How to Grow and Care for Currants and Gooseberries
are attractive shrubs known for their tasty, colorful fruit that can be eaten fresh off the plant or harvested for making jams, jellies and pies.
About currants and gooseberries
Currants and Gooseberries are multi-stemmed, hardy, fast growing deciduous shrubs approximately 5-6 feet high and wide, with maple-shaped leaves, clusters of flowers in the early spring and colorful fruit into the fall season (Hardiness Zones 3-8). Currants are most widely used for jelly, but also used in making sauces and pies. Birds are highly attracted to these colorful, fruit-bearing plants.
Special features of currants and gooseberriesPerfection
- a red currant with a bushy upright form, small to average red colored fruit.
Red Lake - a vigorous red currant resistant to mildew, with small dark red berries.
White Imperial (Ribes rubrum) - a hardy, dense, spreading white currant, producing small berries.
Boskoop Giant - a vigorous, low-branching black currant with flavorful berries; requires a pollinator.
Buffalo Currant (Ribes aureum) - very hardy with a wide, weeping form, tolerant of a range of soil conditions, showy yellow and fragrant blooms, with ripe pea-sized, glossy, brown-purple berries.
Jostaberry (Ribes hirtellum) - a hybrid of black currant and American gooseberry, the mildew-resistant Jostaberry has a tall upright form with glossy foliage, and small, dark purplish fruit.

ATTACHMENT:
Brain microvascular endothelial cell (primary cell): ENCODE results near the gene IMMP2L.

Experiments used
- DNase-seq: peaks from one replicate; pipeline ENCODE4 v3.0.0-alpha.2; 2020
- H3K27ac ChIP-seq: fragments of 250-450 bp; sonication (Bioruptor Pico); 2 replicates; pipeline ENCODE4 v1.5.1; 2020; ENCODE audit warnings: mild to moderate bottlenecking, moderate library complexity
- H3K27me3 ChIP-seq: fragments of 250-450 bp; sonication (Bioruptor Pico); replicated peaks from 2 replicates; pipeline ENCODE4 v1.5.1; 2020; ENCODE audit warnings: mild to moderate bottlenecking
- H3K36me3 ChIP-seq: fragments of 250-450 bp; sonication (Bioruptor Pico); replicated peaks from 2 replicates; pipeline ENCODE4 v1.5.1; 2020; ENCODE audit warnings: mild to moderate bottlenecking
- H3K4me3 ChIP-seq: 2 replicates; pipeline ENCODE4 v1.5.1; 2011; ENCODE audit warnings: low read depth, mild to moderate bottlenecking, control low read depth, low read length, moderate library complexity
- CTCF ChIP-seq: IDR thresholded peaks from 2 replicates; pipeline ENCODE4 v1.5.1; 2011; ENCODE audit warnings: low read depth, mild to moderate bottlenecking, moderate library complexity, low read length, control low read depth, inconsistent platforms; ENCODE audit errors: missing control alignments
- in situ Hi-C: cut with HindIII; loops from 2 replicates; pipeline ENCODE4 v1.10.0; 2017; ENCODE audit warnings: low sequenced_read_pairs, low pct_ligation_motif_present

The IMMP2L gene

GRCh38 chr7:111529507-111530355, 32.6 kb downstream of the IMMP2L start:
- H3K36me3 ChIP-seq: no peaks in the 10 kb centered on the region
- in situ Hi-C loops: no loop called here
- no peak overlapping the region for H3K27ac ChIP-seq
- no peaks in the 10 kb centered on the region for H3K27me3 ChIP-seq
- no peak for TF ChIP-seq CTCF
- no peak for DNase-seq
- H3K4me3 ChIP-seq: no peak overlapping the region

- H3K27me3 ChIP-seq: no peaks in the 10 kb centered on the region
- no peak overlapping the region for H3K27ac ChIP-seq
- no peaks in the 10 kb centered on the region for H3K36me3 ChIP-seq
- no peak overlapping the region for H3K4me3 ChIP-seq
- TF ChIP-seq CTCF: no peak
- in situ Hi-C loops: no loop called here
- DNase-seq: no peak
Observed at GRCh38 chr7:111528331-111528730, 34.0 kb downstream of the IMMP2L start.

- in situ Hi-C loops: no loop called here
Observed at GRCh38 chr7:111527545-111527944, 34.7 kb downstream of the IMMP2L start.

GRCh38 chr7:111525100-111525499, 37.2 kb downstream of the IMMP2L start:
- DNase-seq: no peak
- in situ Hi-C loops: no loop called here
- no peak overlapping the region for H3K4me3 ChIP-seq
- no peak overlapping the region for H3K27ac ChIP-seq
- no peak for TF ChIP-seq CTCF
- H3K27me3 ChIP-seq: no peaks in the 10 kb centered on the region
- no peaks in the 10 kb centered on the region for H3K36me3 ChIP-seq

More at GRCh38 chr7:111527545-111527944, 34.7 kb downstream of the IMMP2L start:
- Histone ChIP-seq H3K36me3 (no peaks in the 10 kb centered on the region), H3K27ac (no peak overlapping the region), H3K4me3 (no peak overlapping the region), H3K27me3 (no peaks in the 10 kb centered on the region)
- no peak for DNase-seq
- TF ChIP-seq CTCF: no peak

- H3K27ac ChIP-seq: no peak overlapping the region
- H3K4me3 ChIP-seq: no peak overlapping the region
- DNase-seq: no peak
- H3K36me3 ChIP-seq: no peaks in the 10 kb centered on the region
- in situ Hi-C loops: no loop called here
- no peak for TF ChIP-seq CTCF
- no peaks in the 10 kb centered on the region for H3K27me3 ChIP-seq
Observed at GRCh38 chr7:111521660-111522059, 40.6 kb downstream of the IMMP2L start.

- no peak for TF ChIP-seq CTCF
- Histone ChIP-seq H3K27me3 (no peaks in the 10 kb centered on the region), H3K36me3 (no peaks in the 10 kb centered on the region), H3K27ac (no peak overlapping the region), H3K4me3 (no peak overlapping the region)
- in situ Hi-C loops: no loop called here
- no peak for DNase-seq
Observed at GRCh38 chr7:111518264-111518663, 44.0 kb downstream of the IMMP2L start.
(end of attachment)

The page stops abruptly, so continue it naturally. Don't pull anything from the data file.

Choosing a site to grow currants and gooseberries
Currants grow well in cool regions with humid summers and a winter chilling period. In warmer areas, they prefer morning sunlight followed by part-shade, conditions such as those on the north or east side of a building. They can withstand dense shade conditions, but they won't bear as much fruit. Currants can also withstand ocean breezes but are susceptible to leaf burn from the salt air.
Plants are sold both bare-root and in pots. Set out bare-root plants in early spring, potted plants anytime. Space them about 6 feet apart in well-drained, slightly acid soil.
In late winter, fertilize with compost or aged manure, then add an organic mulch, such as straw, in early summer to help keep roots cool and soil moist. Once the fruit colors, let it hang for 3 weeks for fresh eating. Yields vary depending on the selected variety, location and growing conditions.
Annual pruning in the late winter will help increase the berry yield and aesthetic form of your shrub. Prune out broken or drooping branches. Intense sunlight may burn the leaf growth and a reduction in leaf size and quantity may indicate the plant is under water stress. Watch out for changing cooler temperatures that may cause your currants to contract powdery mildew, a white fungus that coats leaves and can develop on the fruits too. Cut off and remove infected portions of the plant. Consider purchasing certified disease-free varieties and plant them further apart to encourage plenty of air movement between bushes to encourage healthy growth.